Long live Adam Smith
First things first: let’s take a long term view of the stock market represented by the S&P 500 in this case. (We could have shown you other indices but the results are similar). We published this chart back in 2008 as our roadmap for the future. The red line is a regression line since 1927. Simplistically, we can say that it represents the long term trend of the market. Whenever the market is above the red line, we can qualify that it is overvalued. On the other hand, when it is below the red line, the market is undervalued.
Now let’s enlarge the circled part of the previous chart:
As we can see – in hindsight --, the stock market was very much undervalued back in 2009. This is no longer the case today since we are slightly above the red line. Please note that it does not mean that the market is currently expensive or there’s a crash coming. It just means that finding bargains are becoming more difficult and corrections could become more frequent.
A lot of questions have been asked regarding the US government shutdown, its debt ceiling and risk of default. Obviously, we can only hope that politicians on both side of the aisle are not foolish enough to take this fight to the point of no return. As to the impact on financial markets, we are a little indifferent since this is the 18th shutdown since the mid-1970s and they have been mostly non-events. As of this writing, it is yet again another non-event for now from the financial markets perspective and the battle between both political parties has been rescheduled to January 2014. Stay tuned….
To correct or not to correct?
Stock markets in developed countries have had a wonderful run since the financial crisis of 2008-2009. Obviously, the question in most investors’ minds relates to the next meaningful correction: when and how much? Here are two questions you should ask yourself before answering:
- If you have cash lying around waiting to be invested, wouldn’t you hope for a meaningful correction so you could deploy it at a cheaper level?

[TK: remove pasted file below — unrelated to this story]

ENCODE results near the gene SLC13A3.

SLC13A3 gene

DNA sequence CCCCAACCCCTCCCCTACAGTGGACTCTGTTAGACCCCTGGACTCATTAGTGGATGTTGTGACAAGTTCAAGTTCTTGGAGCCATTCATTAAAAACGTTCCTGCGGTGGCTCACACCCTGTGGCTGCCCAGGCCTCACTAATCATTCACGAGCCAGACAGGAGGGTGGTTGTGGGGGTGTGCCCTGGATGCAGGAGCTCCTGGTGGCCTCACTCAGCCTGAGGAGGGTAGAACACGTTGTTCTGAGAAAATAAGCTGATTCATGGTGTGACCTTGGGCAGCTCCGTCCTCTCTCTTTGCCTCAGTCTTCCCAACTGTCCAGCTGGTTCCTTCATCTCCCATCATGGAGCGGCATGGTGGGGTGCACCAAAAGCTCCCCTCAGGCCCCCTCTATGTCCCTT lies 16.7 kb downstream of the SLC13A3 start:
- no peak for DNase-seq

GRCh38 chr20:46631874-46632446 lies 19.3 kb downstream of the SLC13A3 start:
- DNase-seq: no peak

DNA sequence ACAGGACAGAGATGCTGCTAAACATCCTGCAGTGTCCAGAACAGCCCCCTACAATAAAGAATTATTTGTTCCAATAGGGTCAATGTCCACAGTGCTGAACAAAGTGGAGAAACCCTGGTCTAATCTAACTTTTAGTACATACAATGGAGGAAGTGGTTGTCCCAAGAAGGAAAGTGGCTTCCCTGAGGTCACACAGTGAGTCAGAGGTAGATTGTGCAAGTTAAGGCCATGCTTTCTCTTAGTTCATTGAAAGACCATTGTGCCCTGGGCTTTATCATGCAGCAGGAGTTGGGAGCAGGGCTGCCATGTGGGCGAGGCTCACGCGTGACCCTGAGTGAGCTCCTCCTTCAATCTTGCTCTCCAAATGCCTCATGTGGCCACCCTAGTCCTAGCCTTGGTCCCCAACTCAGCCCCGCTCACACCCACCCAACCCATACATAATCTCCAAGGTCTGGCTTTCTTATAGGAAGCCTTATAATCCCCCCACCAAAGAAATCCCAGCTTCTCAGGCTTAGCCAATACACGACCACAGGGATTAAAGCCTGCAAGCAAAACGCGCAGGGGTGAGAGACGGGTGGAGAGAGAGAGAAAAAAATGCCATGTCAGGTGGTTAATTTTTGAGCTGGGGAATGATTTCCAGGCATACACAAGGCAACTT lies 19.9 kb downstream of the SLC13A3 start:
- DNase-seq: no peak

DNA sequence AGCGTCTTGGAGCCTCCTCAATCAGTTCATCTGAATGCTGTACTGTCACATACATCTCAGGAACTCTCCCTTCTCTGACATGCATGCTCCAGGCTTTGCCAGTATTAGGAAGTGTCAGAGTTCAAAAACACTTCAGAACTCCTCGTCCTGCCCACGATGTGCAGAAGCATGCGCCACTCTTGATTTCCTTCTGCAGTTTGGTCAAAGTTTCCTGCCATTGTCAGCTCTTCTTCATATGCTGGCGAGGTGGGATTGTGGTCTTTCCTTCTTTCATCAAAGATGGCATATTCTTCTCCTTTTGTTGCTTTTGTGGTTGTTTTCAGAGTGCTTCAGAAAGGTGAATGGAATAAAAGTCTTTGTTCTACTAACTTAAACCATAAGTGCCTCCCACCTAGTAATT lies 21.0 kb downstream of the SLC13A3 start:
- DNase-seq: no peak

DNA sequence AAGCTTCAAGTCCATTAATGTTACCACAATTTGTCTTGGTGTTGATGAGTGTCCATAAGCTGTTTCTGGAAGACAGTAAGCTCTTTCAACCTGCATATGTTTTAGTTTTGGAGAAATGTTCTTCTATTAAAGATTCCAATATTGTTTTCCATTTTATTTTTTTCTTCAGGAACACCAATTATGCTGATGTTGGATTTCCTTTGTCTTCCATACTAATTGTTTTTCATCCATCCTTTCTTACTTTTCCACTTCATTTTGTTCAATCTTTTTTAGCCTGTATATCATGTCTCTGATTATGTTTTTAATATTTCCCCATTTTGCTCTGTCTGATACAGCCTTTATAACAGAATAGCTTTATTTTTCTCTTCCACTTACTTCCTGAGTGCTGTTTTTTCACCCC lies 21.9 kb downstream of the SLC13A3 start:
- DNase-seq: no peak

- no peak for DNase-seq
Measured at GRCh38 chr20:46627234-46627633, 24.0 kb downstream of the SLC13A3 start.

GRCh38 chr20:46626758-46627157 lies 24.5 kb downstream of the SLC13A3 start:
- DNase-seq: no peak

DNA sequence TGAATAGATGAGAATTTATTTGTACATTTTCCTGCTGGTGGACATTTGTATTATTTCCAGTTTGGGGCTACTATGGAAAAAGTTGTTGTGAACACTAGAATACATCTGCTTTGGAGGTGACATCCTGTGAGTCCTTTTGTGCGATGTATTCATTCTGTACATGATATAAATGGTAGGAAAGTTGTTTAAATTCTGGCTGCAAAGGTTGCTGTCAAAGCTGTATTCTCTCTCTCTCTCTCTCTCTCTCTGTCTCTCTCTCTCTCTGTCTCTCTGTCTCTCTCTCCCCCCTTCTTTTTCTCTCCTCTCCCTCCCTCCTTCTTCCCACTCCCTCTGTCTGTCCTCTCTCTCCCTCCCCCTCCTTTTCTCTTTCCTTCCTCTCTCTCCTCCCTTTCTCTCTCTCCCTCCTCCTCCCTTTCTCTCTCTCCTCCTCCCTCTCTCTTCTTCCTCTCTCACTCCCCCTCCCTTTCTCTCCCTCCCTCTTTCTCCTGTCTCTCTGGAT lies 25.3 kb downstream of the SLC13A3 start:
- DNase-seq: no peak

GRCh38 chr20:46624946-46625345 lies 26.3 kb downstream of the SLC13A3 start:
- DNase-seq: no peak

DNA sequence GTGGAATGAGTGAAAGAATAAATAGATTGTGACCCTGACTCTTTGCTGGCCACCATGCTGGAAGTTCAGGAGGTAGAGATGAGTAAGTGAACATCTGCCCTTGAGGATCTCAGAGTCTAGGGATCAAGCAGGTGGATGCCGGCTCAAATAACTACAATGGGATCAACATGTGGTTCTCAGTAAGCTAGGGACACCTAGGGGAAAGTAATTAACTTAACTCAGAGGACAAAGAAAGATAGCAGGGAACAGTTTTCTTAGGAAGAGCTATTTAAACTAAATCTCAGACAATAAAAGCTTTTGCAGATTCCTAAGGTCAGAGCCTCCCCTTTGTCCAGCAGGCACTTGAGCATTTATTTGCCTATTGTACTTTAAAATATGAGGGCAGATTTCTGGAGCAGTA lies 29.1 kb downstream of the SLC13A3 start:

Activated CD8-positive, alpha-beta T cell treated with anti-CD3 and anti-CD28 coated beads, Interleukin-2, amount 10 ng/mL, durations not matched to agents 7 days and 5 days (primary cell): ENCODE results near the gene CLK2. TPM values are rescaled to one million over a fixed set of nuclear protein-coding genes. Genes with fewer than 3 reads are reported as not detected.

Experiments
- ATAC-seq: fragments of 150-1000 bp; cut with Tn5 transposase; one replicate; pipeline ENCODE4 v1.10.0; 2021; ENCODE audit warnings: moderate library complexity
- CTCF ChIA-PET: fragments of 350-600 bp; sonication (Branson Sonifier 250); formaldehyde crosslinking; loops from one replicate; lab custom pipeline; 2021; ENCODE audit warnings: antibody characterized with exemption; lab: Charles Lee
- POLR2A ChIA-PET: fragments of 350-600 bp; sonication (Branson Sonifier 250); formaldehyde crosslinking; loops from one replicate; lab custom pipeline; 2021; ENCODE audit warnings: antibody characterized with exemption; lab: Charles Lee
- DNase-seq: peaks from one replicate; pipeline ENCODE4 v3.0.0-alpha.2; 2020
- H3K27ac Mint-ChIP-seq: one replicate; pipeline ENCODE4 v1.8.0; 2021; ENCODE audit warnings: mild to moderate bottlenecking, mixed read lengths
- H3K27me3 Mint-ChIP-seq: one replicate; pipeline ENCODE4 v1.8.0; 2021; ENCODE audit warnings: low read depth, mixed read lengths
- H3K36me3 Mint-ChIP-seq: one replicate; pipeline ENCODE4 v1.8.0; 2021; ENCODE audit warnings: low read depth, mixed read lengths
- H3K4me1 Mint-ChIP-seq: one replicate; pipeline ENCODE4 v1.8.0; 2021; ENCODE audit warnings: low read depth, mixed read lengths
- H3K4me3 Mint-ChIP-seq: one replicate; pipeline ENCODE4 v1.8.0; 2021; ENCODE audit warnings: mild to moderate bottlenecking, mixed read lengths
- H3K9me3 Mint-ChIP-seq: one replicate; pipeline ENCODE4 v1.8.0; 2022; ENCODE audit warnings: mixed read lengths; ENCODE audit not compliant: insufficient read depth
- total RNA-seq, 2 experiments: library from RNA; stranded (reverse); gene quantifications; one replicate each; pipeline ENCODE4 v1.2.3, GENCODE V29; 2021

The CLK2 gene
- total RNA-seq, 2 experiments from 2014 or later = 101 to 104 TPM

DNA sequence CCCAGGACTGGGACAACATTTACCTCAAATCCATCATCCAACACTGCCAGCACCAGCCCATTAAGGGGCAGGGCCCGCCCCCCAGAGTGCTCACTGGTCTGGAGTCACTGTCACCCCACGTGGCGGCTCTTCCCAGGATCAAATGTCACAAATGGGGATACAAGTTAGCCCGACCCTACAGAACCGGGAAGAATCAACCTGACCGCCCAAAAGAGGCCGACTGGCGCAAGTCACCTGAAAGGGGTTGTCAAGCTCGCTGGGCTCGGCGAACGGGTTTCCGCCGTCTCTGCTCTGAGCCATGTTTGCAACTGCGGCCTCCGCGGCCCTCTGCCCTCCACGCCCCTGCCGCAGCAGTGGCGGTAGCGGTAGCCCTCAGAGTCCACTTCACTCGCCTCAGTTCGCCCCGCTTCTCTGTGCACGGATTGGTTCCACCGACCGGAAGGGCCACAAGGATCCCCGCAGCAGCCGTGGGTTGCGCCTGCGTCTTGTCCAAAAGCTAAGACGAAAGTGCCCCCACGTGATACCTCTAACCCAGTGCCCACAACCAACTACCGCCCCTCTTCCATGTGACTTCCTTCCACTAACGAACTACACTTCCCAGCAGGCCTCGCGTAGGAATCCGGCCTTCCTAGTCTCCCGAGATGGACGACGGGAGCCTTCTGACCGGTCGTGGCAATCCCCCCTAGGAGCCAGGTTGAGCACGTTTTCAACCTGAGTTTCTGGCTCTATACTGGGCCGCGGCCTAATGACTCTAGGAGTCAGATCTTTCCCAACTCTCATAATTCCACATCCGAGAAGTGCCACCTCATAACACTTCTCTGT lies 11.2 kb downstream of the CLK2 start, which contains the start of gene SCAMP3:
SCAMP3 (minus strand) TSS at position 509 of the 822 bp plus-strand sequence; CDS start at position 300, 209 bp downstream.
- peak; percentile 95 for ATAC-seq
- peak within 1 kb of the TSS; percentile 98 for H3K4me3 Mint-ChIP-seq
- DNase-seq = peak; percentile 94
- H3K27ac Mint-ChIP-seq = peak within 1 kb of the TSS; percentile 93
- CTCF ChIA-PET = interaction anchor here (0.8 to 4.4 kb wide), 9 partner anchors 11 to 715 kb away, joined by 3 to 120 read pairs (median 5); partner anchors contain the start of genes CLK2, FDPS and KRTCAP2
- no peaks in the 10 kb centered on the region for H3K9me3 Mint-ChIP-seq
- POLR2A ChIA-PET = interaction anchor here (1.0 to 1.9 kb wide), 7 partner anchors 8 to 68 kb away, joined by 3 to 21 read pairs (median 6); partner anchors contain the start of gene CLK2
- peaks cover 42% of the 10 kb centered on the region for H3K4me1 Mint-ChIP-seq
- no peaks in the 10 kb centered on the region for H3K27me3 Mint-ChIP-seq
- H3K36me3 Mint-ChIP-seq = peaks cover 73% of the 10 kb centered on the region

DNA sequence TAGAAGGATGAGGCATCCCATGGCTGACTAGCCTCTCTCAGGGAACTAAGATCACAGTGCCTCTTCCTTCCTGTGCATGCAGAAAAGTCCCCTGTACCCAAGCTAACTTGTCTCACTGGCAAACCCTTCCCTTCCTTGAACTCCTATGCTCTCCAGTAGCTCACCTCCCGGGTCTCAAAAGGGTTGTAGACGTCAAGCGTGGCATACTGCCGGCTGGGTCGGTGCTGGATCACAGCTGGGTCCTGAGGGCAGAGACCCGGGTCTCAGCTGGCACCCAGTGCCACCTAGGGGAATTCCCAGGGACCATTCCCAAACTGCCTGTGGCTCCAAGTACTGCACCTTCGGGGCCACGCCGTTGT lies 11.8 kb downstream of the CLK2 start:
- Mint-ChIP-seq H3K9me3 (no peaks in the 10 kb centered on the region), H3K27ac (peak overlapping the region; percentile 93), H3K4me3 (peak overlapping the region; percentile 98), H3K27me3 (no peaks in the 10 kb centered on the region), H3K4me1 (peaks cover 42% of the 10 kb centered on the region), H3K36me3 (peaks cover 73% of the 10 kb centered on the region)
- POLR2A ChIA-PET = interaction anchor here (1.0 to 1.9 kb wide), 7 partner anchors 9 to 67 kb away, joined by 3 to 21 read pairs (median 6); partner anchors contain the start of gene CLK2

- If you own companies that continue buying back their shares as a way to return capital to you, wouldn’t you hope for a correction so that they can buy them back at cheaper levels?
As you can see, it all depends on how you look at the situation…. Besides, there is always something to do. There will always be bargains to be found if enough time is spent analyzing in areas where others do not. This reminds me of a quote from Bertha Calloway: “we cannot direct the wind, but we can adjust the sails”.
Given the general pessimism over the last 6 years – since the financial crisis – we thought it would be a good idea to have some perspective regarding the global economic situation. So here is what has changed since 2007, the year the S&P500 peaked:
- The US population has grown by 4%, or 13 million people;
- The global population has grown by 7%, or 469 million people;
- An average item that cost $100 in 2007 costs $112 today;
- The S&P 500 is up 10% in price level. Including reinvested dividends, it is up over 25%;
- US nominal GDP has risen by 16%, or approximately 2.2 trillion dollars;
- Global GDP has increased by 28% ending in 2012 (most recent data), or 16 trillion dollars. That is nearly the size of the US GDP. In other words, in 5 years, the world has grown by the size of the US economy;
- Tapping into this global growth, the revenue and operating income of non-financial SP500 constituents have grown by 23-24%.
Please note that the last 6 years have exhibited the slowest GDP growth for the US since 1936. The moral of the story: despite all the idiocies that government officials and politicians can come up with, Adam Smith’s invisible hand still works wonders over time (Adam Smith is a Scottish philosopher and economist who is best known for his book on The Wealth of Nations, one of the most influential books ever written). Thank goodness!
The Claret Team